(607b) The Role of Shear and Extensional Rheology in Film Casting
AIChE Annual Meeting
Friday, November 4, 2005 - 12:48pm to 1:06pm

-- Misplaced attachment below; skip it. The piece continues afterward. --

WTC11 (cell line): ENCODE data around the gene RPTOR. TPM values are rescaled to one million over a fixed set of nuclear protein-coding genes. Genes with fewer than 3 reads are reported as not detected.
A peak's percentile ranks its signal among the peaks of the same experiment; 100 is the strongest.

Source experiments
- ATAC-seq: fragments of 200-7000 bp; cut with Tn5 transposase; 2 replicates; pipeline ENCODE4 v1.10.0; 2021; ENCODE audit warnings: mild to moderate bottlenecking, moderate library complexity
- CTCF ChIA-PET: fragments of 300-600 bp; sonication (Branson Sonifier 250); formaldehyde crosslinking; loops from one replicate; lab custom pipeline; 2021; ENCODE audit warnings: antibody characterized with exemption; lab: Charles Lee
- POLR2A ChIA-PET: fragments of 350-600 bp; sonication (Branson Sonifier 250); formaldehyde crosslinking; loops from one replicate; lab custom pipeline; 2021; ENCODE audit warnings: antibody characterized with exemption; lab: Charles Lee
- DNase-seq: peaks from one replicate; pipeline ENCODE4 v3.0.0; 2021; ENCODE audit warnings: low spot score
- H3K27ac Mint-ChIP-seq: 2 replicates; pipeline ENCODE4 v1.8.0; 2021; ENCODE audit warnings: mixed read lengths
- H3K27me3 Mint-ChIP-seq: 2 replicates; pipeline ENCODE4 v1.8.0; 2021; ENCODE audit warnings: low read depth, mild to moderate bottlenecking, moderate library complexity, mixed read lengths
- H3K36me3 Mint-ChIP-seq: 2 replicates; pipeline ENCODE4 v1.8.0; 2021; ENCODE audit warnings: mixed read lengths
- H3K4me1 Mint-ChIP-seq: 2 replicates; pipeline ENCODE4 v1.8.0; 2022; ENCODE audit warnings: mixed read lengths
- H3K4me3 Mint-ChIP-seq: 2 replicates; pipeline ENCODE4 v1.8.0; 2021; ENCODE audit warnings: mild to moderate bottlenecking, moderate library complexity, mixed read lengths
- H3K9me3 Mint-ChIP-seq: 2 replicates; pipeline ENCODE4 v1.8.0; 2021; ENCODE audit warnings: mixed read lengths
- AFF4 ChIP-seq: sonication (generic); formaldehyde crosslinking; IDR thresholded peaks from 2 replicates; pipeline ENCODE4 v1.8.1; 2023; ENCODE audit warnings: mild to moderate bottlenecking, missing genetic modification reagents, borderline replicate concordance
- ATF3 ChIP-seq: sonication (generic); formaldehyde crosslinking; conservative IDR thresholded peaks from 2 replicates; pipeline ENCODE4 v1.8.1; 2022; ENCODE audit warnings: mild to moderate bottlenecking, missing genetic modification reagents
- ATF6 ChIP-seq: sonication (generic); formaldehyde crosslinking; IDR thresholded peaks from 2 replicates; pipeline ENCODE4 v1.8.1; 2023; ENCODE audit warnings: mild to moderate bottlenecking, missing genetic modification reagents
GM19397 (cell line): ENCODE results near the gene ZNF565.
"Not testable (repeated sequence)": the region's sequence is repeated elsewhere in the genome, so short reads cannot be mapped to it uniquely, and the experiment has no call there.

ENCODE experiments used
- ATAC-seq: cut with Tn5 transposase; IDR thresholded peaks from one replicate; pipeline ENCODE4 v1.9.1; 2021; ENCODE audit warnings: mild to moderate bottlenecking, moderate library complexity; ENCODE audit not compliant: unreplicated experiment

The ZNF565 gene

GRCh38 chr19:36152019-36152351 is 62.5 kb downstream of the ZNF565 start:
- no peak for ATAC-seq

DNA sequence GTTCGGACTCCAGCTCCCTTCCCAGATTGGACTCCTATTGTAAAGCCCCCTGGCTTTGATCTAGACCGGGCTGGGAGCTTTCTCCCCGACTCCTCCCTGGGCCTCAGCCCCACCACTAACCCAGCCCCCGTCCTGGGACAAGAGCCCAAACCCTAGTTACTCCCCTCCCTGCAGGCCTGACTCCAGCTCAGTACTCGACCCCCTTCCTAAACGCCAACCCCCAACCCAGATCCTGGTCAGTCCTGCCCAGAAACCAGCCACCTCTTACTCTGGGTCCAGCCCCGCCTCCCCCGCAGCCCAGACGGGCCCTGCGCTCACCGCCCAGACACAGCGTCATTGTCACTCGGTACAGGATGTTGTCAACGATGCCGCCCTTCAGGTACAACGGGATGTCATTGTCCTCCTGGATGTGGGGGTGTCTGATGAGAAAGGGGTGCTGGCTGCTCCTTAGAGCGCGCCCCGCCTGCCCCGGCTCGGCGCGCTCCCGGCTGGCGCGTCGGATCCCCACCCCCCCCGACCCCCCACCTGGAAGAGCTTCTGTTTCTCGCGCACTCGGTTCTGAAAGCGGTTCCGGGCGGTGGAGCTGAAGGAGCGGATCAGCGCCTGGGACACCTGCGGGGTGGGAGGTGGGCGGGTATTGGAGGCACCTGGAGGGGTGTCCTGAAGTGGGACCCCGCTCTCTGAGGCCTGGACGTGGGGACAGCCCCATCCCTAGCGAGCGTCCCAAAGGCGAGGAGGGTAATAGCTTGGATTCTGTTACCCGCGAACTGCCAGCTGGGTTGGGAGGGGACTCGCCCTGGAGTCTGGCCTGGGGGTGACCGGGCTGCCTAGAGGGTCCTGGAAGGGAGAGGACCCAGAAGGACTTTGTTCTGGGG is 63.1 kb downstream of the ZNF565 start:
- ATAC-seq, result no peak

In film casting of polymer melts the degree of necking (film width reduction) varies from polymer to polymer in no specific fashion. Here we investigate the degree of necking of two commercial metallocene polyethylenes in which one is linear while the other contains sparse long chain branching (LCB). A noticeable difference in the degree of necking as a function of processing conditions (extrusion rate and degree of drawdown) is observed. The sparsely LCB system which exhibits extensional strain-hardening in general exhibits less necking. However, this can change with extrusion rate as the branched resins exhibit a viscosity which shear thins at much lower shear rates than the linear system and high values of the primary normal stress difference. The results suggest that necking has a complex relation to the shear and extensional properties. Numerical simulation of the process using a constitutive relation which truly reflects the rheological properties will be helpful in identifying the appropriate resin and process conditions to minimize necking.